Written by Kara Collier
Nutritionism refers to a scientific approach to food that reduces it to individual macronutrients
Modern practices encourage food manufacturers to modify foods to fit various trends and prescribed diets, such as the low-fat diet
The focus on processed foods promotes rushed eating, loss of cultural heritage, and disconnection of pleasure from the process of eating
These behaviors are tied to poor eating habits, excessive portion sizes, and increased risk of metabolic syndrome
We have all removed certain foods from our diets because we have been told that they are bad for us. This makes us all, to some extent, victims of what is called “nutritionism”. Nutritionism has caused us to give up the basic pleasure of eating for a more scrutinizing, scientific approach to food.
In basic terms, nutritionism focuses on which ingredients we should eat more of, and which ones we should avoid. It claims that to do our shopping right, we need to be up to date on all the latest scientific research and learn to decipher increasingly complex food labels. It reduces foods to individual macronutrients - with a focus on products that have been formulated to remove fat or add synthetic fiber. This shifts our focus from whole foods to isolated nutrients.
Since the 1970s, nutritionism (i.e., food science) has become the dominant approach to food. Low-fat, no-cholesterol, high-fiber labels started to appear everywhere. Even simple foods like mayonnaise and yogurt, which previously contained just three ingredients, were now fortified with a list of new additives to make them more nutritious. Scientists also applied this approach to animal farming, which enabled the breeding of leaner cattle and pigs. This meant that even beef and pork could become part of a low-fat meal, modified to match the prescribed diet of our current culture.
Around the same time, one group of foods that could not yet be altered was being neglected: whole foods. We entered a strange period during which food manufacturers could make their products appear healthy simply by adding “healthy" nutrients to them, while whole foods, such as carrots, spinach, and beans were mostly neglected. These new, processed foods, were packaged in a way that promoted faster eating, eating alone, and eating frequently throughout the day. Combine this with our fast-paced cultural demands, and the result is a society of eating on-the-go, eating in the car, and missing the pleasure of eating entirely.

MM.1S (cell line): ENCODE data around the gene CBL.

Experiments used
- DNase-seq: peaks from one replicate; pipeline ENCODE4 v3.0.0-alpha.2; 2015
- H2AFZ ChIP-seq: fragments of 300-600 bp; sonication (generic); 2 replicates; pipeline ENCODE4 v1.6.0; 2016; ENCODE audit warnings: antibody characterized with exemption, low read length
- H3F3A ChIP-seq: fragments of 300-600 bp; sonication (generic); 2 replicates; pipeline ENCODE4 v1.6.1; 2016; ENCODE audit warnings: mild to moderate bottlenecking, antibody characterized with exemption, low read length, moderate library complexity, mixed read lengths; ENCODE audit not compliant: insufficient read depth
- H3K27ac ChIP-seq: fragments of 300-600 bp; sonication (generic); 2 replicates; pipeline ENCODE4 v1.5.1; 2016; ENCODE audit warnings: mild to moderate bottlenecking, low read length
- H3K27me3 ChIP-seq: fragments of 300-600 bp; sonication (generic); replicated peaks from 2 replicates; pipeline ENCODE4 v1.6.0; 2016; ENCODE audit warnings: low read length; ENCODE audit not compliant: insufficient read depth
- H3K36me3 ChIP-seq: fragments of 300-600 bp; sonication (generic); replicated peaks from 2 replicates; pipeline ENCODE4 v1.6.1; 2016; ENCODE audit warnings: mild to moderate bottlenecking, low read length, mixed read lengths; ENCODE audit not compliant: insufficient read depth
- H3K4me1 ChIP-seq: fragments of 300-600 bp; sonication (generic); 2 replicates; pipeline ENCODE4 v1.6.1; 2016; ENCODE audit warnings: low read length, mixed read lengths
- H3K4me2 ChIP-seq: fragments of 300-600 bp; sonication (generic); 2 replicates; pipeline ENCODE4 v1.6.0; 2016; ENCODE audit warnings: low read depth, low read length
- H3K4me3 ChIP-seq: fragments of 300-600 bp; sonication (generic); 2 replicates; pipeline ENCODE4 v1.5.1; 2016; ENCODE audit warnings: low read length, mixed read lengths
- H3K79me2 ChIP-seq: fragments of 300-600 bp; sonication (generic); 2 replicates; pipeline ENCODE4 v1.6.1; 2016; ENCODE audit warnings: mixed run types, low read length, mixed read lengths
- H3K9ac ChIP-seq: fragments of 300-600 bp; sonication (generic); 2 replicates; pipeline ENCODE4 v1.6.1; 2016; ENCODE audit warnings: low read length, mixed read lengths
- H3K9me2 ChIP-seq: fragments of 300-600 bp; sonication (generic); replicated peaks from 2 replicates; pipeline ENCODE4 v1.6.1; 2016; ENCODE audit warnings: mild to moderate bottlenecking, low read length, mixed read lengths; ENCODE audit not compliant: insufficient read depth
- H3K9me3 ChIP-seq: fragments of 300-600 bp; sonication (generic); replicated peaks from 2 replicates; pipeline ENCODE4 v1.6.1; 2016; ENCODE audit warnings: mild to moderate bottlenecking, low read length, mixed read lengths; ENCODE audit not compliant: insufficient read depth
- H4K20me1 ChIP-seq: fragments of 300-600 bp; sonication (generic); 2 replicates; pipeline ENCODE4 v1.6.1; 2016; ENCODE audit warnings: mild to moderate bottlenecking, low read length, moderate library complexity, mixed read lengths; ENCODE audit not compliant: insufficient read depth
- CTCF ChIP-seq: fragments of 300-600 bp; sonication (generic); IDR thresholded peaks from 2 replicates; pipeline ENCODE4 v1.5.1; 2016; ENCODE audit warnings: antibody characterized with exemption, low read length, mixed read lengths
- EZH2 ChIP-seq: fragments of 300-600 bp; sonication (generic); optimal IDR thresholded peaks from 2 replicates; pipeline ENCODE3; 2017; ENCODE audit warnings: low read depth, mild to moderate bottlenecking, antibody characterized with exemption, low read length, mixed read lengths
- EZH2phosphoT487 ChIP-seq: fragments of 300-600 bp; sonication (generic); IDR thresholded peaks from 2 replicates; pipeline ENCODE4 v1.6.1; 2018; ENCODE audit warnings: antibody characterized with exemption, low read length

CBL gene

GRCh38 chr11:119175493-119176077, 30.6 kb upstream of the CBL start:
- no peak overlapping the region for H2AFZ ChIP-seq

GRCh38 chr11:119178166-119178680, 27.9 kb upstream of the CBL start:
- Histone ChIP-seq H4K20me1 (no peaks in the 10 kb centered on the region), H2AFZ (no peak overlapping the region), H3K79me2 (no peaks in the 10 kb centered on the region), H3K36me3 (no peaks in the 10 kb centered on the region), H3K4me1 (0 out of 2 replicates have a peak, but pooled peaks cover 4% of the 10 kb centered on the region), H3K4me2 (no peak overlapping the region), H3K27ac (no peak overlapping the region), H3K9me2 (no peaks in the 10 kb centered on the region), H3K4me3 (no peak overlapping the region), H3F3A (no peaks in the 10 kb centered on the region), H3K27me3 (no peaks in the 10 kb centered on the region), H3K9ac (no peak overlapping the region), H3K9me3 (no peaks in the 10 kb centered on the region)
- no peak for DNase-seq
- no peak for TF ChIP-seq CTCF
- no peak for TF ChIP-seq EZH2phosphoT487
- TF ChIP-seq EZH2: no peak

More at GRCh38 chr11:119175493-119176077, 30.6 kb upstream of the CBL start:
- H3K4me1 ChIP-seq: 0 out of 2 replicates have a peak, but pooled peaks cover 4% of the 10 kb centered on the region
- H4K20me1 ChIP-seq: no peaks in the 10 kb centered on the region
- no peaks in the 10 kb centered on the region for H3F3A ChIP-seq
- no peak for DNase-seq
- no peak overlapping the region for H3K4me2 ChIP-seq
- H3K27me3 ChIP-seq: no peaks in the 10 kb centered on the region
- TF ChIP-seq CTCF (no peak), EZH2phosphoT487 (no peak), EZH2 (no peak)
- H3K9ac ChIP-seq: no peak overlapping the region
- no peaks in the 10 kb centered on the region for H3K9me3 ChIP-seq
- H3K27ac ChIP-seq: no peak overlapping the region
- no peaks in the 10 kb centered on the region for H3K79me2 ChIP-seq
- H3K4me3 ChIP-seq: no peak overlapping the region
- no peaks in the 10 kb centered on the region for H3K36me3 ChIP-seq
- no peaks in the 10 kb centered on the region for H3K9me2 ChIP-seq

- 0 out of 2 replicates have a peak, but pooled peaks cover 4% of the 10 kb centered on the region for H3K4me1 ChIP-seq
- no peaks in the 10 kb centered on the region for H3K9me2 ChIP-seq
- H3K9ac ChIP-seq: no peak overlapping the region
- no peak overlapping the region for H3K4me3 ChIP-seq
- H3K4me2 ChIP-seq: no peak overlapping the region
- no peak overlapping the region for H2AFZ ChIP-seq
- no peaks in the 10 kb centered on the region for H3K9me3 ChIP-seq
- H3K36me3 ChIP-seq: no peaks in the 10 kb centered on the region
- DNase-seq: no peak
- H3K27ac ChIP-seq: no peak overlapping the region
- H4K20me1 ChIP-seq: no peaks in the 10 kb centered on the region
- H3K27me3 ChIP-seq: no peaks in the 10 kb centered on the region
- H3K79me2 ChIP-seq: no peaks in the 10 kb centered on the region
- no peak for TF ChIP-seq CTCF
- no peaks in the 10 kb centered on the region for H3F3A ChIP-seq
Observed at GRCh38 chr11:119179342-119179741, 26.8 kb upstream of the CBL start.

Pleasure, which used to be a core part of eating, is now being demonized and linked to impaired willpower. What isn't mentioned is that pleasure has important biochemical responses that can have a profound impact on our digestion. Pleasure stimulates a relaxation response in the gut and helps promote fullness from foods, while allowing us to digest them better. In contrast, the guilt that comes from eating a food deemed “unhealthy” triggers increased cortisol production and stimulates fat storage.
The saving grace of nutritionism should have been the fact that our physical health is improving – yet that is not the case. Even though we made the shift from a pleasure-based diet to a more “scientific” diet under the pretense that it would bring better health, the actual results are unconvincing. For instance, the massive increase of low-fat products on the market has coincided with an astonishing increase in obesity and diabetes in America.
As for the main goal of nutritionism – a reduction in heart disease – deaths from heart disease have fallen 50 percent since 1969. However, though such deaths declined significantly, hospital admissions for heart attacks did not. This suggests that the cause of the decline is not the change in our diet, but an improvement in medical care.
To combat the harmful side effects of our nutritionism culture, the first step is to recognize it. Be mindful of the food advertising you see, look at the whole food picture (not just the nutrients), and seek foods that provide pleasure and allow you to connect with others. Other education segments will dive further into nutritionism, obesity, and the hormones behind the scenes.